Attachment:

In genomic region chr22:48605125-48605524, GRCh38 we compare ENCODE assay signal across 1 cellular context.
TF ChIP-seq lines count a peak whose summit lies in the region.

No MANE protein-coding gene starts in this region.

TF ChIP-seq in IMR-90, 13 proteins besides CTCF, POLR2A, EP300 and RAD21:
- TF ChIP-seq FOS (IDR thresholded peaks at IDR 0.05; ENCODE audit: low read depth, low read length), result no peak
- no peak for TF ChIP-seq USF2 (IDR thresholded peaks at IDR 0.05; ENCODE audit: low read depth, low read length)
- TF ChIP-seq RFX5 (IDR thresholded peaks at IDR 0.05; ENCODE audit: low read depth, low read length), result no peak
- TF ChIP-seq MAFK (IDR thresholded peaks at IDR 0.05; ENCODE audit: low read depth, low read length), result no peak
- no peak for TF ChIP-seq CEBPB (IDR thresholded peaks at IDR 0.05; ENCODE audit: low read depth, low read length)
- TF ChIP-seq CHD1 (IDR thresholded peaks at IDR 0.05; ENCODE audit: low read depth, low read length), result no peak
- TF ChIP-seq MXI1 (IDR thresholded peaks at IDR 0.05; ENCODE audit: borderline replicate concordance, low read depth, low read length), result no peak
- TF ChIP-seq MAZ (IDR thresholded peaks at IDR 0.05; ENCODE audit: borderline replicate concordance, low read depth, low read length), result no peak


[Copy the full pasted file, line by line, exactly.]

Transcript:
In genomic region chr22:48605125-48605524, GRCh38 we compare ENCODE assay signal across 1 cellular context.
TF ChIP-seq lines count a peak whose summit lies in the region.

No MANE protein-coding gene starts in this region.

TF ChIP-seq in IMR-90, 13 proteins besides CTCF, POLR2A, EP300 and RAD21:
- TF ChIP-seq FOS (IDR thresholded peaks at IDR 0.05; ENCODE audit: low read depth, low read length), result no peak
- no peak for TF ChIP-seq USF2 (IDR thresholded peaks at IDR 0.05; ENCODE audit: low read depth, low read length)
- TF ChIP-seq RFX5 (IDR thresholded peaks at IDR 0.05; ENCODE audit: low read depth, low read length), result no peak
- TF ChIP-seq MAFK (IDR thresholded peaks at IDR 0.05; ENCODE audit: low read depth, low read length), result no peak
- no peak for TF ChIP-seq CEBPB (IDR thresholded peaks at IDR 0.05; ENCODE audit: low read depth, low read length)
- TF ChIP-seq CHD1 (IDR thresholded peaks at IDR 0.05; ENCODE audit: low read depth, low read length), result no peak
- TF ChIP-seq MXI1 (IDR thresholded peaks at IDR 0.05; ENCODE audit: borderline replicate concordance, low read depth, low read length), result no peak
- TF ChIP-seq MAZ (IDR thresholded peaks at IDR 0.05; ENCODE audit: borderline replicate concordance, low read depth, low read length), result no peak